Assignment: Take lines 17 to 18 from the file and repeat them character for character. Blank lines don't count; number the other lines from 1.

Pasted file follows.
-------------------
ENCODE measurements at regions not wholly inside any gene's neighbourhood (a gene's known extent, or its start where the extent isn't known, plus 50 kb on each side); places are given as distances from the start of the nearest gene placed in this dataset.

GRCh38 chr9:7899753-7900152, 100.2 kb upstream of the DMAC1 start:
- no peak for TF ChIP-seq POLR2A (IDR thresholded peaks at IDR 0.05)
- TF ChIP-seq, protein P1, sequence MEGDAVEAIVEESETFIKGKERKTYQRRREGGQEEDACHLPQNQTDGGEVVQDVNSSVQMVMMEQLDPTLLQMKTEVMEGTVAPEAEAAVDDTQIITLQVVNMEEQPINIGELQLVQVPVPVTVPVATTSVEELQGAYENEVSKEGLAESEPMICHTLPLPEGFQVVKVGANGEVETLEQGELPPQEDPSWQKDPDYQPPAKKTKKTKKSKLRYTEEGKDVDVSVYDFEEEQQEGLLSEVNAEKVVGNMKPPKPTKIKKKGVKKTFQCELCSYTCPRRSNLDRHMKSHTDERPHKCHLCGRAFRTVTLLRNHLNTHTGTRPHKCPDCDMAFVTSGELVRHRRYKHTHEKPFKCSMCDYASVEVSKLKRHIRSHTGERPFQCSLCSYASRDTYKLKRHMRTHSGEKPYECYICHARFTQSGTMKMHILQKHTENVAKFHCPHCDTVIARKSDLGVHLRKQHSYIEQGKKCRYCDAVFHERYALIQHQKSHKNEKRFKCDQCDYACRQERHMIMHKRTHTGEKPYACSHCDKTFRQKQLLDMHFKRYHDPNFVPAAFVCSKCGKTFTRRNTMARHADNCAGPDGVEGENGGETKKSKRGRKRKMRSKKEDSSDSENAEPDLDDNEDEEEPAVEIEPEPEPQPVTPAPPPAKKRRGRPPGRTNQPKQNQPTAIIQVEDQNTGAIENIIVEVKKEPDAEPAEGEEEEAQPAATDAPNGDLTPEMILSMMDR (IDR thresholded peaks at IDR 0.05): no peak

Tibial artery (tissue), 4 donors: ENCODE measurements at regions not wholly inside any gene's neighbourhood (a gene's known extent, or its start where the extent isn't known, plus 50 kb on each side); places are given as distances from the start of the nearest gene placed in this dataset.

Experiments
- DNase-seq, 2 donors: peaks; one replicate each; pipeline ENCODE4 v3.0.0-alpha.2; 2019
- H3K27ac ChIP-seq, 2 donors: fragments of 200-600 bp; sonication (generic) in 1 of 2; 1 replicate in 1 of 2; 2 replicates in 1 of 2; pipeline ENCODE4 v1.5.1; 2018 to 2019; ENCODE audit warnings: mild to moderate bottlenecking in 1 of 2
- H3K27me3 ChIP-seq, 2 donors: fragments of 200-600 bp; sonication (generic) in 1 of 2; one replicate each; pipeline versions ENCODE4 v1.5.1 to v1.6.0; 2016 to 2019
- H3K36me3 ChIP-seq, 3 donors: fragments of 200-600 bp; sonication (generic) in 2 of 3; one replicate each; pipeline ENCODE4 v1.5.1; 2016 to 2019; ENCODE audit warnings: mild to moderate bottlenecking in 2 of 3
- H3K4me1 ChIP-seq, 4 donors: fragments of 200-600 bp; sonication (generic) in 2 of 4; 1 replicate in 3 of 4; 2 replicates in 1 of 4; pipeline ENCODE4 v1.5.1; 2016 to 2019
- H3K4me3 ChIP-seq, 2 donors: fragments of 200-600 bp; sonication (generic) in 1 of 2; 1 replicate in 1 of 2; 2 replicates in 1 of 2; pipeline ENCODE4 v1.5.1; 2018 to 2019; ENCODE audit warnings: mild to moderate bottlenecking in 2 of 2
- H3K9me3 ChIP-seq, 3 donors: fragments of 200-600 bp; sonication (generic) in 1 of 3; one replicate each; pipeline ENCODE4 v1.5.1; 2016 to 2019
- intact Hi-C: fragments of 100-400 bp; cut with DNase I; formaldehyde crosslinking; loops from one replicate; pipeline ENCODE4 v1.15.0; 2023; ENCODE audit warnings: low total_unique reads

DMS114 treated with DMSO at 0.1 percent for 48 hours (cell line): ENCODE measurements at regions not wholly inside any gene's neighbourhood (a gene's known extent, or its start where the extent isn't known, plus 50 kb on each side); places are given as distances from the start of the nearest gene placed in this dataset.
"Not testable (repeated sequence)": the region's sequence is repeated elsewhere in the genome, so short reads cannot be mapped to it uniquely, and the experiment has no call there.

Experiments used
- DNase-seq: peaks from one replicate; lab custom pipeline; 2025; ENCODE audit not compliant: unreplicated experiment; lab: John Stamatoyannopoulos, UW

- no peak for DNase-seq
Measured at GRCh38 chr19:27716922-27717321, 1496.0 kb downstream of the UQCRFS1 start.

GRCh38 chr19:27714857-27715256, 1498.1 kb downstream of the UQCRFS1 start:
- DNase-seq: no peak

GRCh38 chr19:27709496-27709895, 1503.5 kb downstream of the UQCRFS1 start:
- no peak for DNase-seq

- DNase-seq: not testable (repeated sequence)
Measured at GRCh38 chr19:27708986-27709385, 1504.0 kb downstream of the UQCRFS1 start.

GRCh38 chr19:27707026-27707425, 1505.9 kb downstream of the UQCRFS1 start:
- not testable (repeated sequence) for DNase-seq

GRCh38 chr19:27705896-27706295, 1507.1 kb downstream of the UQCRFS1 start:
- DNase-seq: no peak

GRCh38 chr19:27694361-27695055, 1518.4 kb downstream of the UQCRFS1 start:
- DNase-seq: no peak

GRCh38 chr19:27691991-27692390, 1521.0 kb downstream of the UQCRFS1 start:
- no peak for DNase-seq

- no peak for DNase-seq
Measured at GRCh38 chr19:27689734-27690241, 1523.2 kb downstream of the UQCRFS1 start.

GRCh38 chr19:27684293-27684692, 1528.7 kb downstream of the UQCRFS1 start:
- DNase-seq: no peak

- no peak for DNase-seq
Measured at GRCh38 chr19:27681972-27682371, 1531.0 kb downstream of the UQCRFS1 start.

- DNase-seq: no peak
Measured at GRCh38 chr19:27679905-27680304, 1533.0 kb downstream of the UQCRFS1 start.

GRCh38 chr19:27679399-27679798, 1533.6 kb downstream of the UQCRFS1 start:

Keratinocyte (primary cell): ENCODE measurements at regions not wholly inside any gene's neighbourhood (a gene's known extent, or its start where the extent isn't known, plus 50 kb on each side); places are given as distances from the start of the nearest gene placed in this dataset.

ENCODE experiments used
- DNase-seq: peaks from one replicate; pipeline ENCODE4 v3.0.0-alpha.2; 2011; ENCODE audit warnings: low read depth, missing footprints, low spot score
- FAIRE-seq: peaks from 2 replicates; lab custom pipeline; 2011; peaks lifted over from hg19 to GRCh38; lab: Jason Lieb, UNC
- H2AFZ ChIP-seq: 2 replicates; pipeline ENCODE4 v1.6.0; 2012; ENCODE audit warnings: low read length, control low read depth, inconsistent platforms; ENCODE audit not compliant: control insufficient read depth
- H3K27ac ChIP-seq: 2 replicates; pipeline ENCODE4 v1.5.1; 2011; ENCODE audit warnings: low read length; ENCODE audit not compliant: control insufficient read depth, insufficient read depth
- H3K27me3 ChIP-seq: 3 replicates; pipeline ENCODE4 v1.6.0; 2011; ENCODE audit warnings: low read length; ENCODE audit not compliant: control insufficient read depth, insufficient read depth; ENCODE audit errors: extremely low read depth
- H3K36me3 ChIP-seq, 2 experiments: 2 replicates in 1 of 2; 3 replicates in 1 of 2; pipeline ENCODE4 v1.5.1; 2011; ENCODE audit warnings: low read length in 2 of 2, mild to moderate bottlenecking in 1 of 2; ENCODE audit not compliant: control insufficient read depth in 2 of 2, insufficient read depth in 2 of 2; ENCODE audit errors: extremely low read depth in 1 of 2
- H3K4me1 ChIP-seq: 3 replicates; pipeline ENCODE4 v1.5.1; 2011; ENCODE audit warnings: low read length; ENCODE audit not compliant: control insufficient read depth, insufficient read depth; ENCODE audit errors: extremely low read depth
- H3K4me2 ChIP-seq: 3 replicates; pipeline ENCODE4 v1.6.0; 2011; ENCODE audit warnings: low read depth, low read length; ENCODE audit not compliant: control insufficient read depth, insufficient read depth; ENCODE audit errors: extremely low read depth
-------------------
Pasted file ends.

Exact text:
Experiments used
- DNase-seq: peaks from one replicate; lab custom pipeline; 2025; ENCODE audit not compliant: unreplicated experiment; lab: John Stamatoyannopoulos, UW